Friday, February 13, 2015

Just when you thought it was safe…More CASL Requirements

By Wendy Hulton

Just when everyone was finally getting comfortable complying with Canada’s Anti-Spam Legislation (CASL) requirements for communicating commercial messages electronically, along came the CASL provisions that apply to the installation of “computer programs” – software, apps and other programs.

If your business or organization installs software or other computer programs on other people’s connected devices in Canada, including mobile apps, you should be aware of the significant new requirements that came into force as of January 15, 2015. These provisions will impact software vendors, app developers, gaming and entertainment companies as well as other companies that are in the business of providing software to businesses and individuals in Canada.

Like CASL’s “spam” provisions:

  • the software provisions apply where a Canadian is the recipient – in this case, the recipient of the software, app, or other program;
  • the installation of computer programs regime under CASL is also based on “express consent”, as defined by the legislation; and
  • significant administrative monetary penalties (maximum $10 million) can be levied for non-compliance.
The Canadian Radio-Television and Telecommunications Commission (“CRTC”) has published an interpretation bulletin, entitled “CASL Requirements for Installing Computer Programs”. This bulletin provides some guidance on the applicability of CASL to software or computer program installations in the course of commercial activity, including requirements for disclosure and consent, and specific guidance on updates or upgrades to software.

The CRTC’s guidance document confirms that generally speaking, CASL does not apply to self-installed software. This means that any time an individual knowingly downloads and installs an app or program, or loads software from a CD, or accepts a prompt to update an existing program, CASL will not apply. Of course, this exclusion only applies if the scope of installation is consistent with the program functionalities the consumer expected. The guidance document suggests that if a second program or function is automatically installed or executed when a person deliberately installs a program, CASL would be triggered by the second installation. The CRTC gives the examples of installing a game application that also installs malware, or a music CD that surreptitiously executes concealed software. So no “tag-alongs” with a consumer’s self-installation.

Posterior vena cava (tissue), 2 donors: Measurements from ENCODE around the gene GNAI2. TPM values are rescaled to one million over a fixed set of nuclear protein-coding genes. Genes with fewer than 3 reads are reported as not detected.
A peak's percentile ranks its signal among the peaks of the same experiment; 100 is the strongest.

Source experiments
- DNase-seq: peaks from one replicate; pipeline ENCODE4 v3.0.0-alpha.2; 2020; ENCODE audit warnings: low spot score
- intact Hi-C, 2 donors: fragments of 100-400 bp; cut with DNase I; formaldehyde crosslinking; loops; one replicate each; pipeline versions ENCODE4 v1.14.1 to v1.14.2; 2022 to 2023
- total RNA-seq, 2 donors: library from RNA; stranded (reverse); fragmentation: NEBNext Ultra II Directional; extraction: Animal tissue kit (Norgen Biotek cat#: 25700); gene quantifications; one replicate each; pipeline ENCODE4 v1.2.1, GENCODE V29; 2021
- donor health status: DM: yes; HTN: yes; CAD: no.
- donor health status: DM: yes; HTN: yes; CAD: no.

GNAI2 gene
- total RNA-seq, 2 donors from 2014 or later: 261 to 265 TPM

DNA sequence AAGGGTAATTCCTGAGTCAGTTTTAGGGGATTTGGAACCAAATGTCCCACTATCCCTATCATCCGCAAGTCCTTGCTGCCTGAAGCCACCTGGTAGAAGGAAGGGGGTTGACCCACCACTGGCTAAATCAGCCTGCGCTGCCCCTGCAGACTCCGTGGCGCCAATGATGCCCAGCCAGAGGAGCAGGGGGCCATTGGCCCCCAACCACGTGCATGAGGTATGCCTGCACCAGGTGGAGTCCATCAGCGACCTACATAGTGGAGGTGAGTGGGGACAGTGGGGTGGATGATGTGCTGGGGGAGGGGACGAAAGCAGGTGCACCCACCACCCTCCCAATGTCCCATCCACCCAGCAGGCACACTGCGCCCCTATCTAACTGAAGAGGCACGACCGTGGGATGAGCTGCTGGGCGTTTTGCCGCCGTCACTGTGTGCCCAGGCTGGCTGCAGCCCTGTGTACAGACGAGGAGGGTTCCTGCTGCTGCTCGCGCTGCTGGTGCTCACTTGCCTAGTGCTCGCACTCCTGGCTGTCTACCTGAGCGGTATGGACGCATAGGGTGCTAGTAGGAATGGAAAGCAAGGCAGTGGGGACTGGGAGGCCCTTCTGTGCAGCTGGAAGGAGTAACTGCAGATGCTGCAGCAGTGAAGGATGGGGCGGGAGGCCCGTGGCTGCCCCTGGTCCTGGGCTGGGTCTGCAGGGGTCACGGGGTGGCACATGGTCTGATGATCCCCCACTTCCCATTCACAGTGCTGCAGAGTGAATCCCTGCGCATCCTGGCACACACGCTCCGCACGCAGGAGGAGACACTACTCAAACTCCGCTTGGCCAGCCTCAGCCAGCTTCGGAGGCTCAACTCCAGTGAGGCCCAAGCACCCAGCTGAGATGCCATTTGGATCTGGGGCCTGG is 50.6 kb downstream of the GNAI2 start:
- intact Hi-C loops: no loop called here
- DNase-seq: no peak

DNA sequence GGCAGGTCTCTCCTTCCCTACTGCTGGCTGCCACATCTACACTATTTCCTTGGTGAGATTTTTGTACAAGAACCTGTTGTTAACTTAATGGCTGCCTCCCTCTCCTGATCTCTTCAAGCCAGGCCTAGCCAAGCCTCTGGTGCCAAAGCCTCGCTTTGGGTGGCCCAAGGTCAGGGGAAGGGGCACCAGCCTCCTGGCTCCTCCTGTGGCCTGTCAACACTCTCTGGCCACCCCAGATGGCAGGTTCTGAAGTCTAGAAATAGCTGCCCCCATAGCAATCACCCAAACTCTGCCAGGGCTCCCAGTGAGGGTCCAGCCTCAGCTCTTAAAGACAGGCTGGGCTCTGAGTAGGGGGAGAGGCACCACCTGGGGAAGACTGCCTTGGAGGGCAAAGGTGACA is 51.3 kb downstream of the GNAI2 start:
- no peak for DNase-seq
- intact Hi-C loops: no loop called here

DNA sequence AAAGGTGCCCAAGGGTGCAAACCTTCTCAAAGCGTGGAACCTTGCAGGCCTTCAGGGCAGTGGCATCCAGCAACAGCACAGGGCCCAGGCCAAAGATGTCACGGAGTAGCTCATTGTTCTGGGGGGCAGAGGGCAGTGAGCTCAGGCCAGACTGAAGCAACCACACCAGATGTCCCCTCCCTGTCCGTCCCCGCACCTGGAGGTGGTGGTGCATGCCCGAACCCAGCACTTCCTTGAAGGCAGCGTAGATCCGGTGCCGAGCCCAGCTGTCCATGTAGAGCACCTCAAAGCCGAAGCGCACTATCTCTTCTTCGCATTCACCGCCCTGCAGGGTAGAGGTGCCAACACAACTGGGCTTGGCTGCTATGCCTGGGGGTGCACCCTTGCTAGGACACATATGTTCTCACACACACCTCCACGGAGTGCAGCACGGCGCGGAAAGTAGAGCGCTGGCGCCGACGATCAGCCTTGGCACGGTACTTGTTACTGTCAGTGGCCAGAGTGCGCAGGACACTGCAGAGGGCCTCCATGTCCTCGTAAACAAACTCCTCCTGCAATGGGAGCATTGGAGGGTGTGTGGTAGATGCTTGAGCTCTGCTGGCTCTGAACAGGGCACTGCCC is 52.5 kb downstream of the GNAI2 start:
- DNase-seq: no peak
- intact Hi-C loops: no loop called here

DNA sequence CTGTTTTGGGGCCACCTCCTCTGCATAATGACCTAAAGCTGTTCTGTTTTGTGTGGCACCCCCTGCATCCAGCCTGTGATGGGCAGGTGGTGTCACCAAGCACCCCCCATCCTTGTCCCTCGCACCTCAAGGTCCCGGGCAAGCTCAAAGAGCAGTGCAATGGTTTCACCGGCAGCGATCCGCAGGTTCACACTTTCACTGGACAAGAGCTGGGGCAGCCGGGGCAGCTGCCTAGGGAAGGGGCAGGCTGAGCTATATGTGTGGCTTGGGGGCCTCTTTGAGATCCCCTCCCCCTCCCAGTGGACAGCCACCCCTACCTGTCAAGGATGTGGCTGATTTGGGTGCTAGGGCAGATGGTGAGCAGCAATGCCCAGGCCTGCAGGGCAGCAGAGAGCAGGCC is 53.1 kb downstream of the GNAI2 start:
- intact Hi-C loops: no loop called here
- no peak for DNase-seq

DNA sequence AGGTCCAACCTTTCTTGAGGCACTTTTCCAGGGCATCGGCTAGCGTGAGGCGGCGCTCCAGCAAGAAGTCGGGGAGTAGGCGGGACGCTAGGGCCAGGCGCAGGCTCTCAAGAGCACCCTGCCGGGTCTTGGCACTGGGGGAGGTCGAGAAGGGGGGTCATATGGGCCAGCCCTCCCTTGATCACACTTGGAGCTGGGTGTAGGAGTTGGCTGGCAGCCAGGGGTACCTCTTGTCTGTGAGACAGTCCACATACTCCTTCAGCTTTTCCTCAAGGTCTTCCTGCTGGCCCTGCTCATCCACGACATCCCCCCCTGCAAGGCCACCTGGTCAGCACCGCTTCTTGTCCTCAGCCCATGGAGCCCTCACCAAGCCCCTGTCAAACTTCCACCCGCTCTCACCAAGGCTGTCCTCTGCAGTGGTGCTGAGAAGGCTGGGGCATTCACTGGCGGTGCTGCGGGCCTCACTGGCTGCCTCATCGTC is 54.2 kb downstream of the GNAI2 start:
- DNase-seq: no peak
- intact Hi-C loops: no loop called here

There are also helpful deemed and implied consent provisions. For the first three years, computer programs that were installed before January 15, 2015 will be subject to implied consent until January 15, 2018, unless the owner/authorized user gives notification that they no longer consent to the original installation.

In addition, if a person’s conduct is such that it is reasonable to believe that they consented to the program’s installation, consent is deemed to have been provided for certain types of installations, including cookies, HTML code, Javascript, operating systems, and all programs executable through another program that was already consented to. However, if the owner/authorized user has, for example, disabled cookies or Javascript, or activated “do not track” functionality, this is sufficient (according to the CRTC) to negate deemed consent.

Stay tuned, things will get even more interesting once the private right of action provisions in CASL come into force…